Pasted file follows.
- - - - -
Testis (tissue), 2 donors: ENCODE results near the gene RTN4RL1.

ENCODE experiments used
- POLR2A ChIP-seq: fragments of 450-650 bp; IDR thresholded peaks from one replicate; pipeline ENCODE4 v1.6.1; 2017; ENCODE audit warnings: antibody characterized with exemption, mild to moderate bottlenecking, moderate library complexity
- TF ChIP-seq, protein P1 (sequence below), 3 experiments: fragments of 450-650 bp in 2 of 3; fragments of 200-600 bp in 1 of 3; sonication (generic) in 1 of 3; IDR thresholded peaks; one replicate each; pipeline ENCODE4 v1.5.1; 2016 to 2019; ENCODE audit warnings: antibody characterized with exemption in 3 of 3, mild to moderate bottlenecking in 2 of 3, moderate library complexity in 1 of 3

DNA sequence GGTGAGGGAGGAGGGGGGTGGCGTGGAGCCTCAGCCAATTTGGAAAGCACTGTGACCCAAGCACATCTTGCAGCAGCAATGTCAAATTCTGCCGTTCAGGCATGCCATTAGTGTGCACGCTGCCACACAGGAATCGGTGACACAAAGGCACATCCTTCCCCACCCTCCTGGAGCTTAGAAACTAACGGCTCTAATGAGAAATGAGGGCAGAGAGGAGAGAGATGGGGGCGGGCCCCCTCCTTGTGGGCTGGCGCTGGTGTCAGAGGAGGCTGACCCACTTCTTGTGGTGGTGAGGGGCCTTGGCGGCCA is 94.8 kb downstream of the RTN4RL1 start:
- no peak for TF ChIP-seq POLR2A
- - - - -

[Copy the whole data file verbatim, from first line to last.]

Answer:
Testis (tissue), 2 donors: ENCODE results near the gene RTN4RL1.

ENCODE experiments used
- POLR2A ChIP-seq: fragments of 450-650 bp; IDR thresholded peaks from one replicate; pipeline ENCODE4 v1.6.1; 2017; ENCODE audit warnings: antibody characterized with exemption, mild to moderate bottlenecking, moderate library complexity
- TF ChIP-seq, protein P1 (sequence below), 3 experiments: fragments of 450-650 bp in 2 of 3; fragments of 200-600 bp in 1 of 3; sonication (generic) in 1 of 3; IDR thresholded peaks; one replicate each; pipeline ENCODE4 v1.5.1; 2016 to 2019; ENCODE audit warnings: antibody characterized with exemption in 3 of 3, mild to moderate bottlenecking in 2 of 3, moderate library complexity in 1 of 3

DNA sequence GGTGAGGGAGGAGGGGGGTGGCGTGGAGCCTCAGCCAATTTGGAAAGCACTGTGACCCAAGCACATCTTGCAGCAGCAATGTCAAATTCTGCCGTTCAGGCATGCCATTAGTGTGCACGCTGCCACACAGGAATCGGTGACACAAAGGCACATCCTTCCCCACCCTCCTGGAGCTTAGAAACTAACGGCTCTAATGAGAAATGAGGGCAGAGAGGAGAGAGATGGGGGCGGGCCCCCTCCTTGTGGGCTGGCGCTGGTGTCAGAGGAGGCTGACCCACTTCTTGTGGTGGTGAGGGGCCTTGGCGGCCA is 94.8 kb downstream of the RTN4RL1 start:
- no peak for TF ChIP-seq POLR2A